European stocks retreated for a second week as a selloff in commodity producers and renewed sovereign-debt concern in the eurozone offset company earnings that topped analysts’ estimates.
The STOXX Europe 600 slipped 0.3 percent to 280.5. The previous week the benchmark gauge dropped 0.9 percent, also led by mining and energy companies as US$99 billion of market value was wiped off commodities.
“It’s been a week of rapid shifts in risk appetite characterized by deleveraging of commodity positions,” said Ioan Smith, a London-based director at Knight Capital Europe Ltd. “Corporate earnings for the most part have been positive, but macro events tended to overshadow.”
The STOXX 600 has still rebounded 7 percent from this year’s low on March 16, as government stimulus measures and company profits bolstered confidence in the global economic recovery.
Ninety-four companies on the STOXX 600 were scheduled to report results this week. Of the 298 that have reported earnings since April 11, 58 percent have beaten analyst forecasts for per-share profit.
Reports this week showed Germany and France drove economic growth in the eurozone in the first quarter, as booming exports fueled domestic spending in the bloc’s core. German and French GDP rose 1.5 percent and 1 percent respectively. Portugal’s economy shrank for a second straight quarter, sending the country back into recession.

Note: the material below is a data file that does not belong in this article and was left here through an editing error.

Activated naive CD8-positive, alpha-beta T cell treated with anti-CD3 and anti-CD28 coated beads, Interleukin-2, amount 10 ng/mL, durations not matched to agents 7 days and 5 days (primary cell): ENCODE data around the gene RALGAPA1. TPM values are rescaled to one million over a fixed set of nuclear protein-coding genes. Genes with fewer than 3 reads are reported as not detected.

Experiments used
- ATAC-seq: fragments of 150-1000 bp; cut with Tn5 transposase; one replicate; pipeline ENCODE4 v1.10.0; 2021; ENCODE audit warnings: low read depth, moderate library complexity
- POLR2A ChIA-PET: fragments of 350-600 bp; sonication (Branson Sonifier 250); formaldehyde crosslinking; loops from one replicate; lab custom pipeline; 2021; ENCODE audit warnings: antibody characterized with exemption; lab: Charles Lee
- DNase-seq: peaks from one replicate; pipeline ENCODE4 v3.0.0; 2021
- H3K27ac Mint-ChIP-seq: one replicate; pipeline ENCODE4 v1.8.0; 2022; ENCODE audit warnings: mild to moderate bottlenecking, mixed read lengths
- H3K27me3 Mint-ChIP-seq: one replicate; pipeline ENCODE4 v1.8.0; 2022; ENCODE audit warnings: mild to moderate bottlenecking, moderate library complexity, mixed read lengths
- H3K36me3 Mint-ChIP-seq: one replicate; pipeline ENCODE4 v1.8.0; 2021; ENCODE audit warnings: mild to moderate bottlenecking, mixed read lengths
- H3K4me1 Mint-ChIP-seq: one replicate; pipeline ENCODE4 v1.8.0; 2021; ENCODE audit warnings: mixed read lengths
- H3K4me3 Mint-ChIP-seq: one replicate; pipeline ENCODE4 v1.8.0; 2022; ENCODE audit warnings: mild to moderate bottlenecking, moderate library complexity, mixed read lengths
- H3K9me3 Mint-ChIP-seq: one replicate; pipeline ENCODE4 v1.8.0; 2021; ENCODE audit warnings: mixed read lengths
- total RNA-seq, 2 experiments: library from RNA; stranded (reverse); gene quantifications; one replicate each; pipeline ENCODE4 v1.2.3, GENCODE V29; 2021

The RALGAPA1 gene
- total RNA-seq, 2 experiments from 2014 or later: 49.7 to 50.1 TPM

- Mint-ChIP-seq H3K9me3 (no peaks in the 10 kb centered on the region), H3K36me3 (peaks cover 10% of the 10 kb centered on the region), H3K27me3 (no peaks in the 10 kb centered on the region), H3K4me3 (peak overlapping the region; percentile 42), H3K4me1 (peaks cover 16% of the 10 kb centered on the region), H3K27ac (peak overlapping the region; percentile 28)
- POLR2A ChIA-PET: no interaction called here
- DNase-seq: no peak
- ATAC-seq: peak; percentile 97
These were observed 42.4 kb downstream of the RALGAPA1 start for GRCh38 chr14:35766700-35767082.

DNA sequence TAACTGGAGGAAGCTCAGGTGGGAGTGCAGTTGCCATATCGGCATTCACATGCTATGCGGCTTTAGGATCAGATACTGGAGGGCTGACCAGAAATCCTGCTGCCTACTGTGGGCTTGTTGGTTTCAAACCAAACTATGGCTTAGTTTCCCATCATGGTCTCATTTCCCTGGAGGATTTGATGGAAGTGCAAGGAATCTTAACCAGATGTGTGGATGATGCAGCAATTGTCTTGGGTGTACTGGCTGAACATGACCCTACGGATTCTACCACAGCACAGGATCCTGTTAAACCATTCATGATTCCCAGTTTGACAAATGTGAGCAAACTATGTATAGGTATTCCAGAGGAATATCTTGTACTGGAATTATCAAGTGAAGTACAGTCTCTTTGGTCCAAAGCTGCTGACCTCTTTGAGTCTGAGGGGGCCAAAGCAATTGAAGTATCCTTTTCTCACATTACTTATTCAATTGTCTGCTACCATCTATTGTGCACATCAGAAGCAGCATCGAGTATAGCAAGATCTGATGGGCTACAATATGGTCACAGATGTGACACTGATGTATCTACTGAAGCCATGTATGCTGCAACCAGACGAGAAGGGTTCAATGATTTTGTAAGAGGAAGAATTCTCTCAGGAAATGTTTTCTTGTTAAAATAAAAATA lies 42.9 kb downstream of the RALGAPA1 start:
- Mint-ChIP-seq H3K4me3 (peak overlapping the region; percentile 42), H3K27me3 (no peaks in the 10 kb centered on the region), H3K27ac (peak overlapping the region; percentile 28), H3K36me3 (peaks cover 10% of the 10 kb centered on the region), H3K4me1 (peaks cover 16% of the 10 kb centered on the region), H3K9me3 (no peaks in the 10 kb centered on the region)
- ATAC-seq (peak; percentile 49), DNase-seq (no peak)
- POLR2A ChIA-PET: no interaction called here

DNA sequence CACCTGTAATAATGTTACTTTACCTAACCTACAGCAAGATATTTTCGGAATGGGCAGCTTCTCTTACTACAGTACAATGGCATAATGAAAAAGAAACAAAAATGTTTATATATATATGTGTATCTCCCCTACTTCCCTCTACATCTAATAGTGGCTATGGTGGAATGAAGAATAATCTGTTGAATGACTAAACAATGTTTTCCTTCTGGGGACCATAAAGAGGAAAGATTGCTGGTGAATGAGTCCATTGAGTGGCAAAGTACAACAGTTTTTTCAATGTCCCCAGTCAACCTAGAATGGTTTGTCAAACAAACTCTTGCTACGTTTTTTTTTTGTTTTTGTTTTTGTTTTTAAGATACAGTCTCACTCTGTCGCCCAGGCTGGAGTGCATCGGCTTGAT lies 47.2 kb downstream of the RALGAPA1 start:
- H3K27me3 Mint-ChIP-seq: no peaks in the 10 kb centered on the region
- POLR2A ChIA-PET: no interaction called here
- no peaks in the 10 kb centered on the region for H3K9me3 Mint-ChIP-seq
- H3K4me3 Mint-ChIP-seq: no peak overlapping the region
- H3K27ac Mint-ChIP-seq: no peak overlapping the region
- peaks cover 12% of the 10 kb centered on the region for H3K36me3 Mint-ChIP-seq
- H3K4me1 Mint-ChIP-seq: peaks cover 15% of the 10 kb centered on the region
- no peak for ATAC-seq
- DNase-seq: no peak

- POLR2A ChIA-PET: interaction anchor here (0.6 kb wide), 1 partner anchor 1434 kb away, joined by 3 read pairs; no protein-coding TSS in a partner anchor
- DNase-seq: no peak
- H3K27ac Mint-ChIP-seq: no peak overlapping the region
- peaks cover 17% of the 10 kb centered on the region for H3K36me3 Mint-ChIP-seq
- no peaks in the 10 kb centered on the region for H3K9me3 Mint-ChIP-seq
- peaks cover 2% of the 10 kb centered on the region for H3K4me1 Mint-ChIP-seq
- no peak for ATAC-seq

Banks in Europe retreated as officials agreed to review the terms of Greece’s bailout and as Standard & Poor’s downgraded Greece’s debt by two levels to “B.” The ratings firm also said that Portuguese banks need to take “decisive actions” to meet their core tier-1 capital requirements.
National benchmark indexes fell in 10 of the 18 Western European markets. Spain’s IBEX 35 plunged 2.4 percent and France’s CAC 40 Index slid 1 percent. The UK’s FTSE 100 Index fell 0.9 percent and Germany’s DAX dropped 1.2 percent.